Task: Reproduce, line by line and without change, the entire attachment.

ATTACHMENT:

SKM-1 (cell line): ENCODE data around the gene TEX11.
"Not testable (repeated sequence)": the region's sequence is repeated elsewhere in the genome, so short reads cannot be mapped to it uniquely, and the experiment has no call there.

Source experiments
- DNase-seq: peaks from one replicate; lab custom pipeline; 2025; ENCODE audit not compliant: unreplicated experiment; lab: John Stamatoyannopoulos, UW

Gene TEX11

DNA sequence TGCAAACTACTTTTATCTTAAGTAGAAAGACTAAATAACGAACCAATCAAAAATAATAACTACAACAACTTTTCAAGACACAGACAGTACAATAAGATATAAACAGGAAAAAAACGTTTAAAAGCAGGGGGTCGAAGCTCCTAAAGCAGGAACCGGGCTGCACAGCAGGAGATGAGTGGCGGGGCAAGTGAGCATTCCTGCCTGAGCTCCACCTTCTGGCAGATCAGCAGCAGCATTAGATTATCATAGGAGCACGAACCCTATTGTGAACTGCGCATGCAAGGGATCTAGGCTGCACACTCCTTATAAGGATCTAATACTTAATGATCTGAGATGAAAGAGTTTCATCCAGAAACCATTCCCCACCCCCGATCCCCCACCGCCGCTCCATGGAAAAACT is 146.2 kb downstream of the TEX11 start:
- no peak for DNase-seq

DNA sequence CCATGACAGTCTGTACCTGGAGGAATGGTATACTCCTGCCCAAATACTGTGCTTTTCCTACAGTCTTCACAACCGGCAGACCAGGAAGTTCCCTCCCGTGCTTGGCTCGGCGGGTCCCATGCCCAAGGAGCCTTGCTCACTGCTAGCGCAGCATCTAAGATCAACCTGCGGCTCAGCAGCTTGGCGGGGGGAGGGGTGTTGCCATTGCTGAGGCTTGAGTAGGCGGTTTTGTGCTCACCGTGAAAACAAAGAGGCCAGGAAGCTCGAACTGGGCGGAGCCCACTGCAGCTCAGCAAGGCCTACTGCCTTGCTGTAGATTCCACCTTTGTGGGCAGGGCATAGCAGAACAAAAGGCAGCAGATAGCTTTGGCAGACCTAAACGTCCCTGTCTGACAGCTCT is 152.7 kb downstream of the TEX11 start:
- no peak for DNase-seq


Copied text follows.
SKM-1 (cell line): ENCODE data around the gene TEX11.
"Not testable (repeated sequence)": the region's sequence is repeated elsewhere in the genome, so short reads cannot be mapped to it uniquely, and the experiment has no call there.

Source experiments
- DNase-seq: peaks from one replicate; lab custom pipeline; 2025; ENCODE audit not compliant: unreplicated experiment; lab: John Stamatoyannopoulos, UW

Gene TEX11

DNA sequence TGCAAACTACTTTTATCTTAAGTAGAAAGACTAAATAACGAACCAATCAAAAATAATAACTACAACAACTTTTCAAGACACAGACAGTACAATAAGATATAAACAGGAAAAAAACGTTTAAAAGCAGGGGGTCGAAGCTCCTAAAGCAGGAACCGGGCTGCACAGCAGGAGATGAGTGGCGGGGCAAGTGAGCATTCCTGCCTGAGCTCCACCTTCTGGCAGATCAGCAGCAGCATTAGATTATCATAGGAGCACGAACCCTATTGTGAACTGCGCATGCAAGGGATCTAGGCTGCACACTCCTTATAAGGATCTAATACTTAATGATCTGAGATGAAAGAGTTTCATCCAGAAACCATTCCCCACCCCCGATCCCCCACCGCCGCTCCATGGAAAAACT is 146.2 kb downstream of the TEX11 start:
- no peak for DNase-seq

DNA sequence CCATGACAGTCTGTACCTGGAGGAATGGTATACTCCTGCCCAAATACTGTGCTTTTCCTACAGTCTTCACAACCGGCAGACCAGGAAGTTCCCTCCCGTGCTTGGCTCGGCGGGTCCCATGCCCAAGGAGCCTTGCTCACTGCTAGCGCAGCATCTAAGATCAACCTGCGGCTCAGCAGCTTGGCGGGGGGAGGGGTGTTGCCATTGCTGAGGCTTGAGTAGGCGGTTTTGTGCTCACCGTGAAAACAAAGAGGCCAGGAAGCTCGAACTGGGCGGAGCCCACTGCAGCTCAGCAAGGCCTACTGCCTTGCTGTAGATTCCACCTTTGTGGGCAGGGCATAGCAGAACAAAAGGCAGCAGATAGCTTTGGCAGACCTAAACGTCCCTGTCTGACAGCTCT is 152.7 kb downstream of the TEX11 start:
- no peak for DNase-seq